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Suppose the Board conducts its business in the manner of a small board. The chair has requested that the Board members submit their items of business for the agenda in the form of a motion. When the item of business comes up, the chair announce the item of business without stating the motion and the assmbly proceeds to debate the item of buisness as if the motion had been moved.

In the scenario envisioned -- which, it should be stressed, assumes facts not in evidence in the question posed by the individual who started this thread -- I take it the reference is to the small board rule that "When a proposal is perfectly clear to all present, a vote can be taken without a motion's having been introduced." RONR (11th ed.), p. 488, ll. 9-10. It is also true that, whether or not small board rules apply, the chair may sometimes "assume" a motion (p. 54, ll. 33-36). In either circumstance, the individual who originally intended to propose the motion, but does not now wish to see it come before the assembly, could seek to employ any of the various motions that would avoid adoption of the motion without a direct vote on it during that meeting, ranging from Objection to the Consideration of a Question and Postpone Indefinitely to Commit or Postpone to a Certain Time. Or that individual, obtaining the floor, could briefly explain that the motion assumed by the chair originated with him or her and why he or she believes it preferable that the motion not come before the assembly at this time, and then ask unanimous consent that the motion be treated as though it were withdrawn. (I am aware that only the mover of a motion may make the incidental motion Request for Permission to Withdraw a Motion, pp. 295-97; that is why I suggest the language "be treated as though it were withdrawn.")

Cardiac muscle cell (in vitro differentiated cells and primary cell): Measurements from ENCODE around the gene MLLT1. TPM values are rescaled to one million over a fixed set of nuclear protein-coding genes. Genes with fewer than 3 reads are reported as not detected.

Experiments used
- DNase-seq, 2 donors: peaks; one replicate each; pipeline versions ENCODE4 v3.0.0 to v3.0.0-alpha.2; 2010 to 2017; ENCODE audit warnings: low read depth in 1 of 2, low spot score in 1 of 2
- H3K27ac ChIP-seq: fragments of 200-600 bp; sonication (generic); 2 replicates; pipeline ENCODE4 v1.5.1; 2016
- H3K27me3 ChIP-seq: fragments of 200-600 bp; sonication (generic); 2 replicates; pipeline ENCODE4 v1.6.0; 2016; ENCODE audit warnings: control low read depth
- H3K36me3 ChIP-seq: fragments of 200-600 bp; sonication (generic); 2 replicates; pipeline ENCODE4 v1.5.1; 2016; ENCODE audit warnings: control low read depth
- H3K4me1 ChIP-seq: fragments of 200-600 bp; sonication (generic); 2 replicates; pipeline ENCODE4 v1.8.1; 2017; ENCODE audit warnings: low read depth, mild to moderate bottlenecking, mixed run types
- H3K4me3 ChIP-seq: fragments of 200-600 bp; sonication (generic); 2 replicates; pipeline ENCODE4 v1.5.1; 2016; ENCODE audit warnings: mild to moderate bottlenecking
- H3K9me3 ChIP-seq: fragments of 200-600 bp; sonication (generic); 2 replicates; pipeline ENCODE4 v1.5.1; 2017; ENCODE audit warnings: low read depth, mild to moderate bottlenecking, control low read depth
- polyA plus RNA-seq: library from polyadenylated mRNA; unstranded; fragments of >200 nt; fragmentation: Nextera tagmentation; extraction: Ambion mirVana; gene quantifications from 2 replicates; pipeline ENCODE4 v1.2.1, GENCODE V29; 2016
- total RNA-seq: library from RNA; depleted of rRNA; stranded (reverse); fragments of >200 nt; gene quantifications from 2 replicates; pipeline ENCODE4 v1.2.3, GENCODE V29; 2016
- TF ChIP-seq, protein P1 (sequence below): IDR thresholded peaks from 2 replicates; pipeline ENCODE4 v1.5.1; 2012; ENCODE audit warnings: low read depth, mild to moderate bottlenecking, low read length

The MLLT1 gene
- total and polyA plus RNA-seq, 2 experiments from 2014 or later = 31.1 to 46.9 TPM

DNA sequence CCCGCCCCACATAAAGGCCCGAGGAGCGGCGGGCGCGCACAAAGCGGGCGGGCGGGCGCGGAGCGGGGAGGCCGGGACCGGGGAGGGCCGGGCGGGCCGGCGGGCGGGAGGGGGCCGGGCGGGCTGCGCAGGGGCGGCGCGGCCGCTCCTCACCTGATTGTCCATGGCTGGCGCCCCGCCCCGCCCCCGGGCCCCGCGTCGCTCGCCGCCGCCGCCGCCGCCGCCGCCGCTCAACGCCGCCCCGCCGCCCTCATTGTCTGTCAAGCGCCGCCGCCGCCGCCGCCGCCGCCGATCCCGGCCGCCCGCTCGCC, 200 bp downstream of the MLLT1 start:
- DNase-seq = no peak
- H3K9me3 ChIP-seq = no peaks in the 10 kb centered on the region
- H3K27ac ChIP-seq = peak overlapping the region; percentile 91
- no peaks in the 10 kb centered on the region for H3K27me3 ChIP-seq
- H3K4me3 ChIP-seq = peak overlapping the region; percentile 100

In none of this discussion do I mean to suggest that it would be improper or undesirable instead to move to amend the agenda, when proposed for adoption, to strike the motion or subject in question.

The agenda is concerned with WHEN or IN WHAT ORDER items come up; it's not used to decide which items can or cannot come up.

That statement is true either when the agenda includes the heading "New Business" or the agenda supplements an existing order of business (such as the standard order of business) that includes the heading "New Business" (see p. 372, ll. 18-22). It is possible, however, that an agenda adopted in the absence (p. 372, ll. 1-6) or in place (p. 372, ll. 6-9 & 18-22) of an existing order of business will not provide for "New Business" and adoption of such an agenda indeed could have the effect of being "used to decide which items can or cannot come up."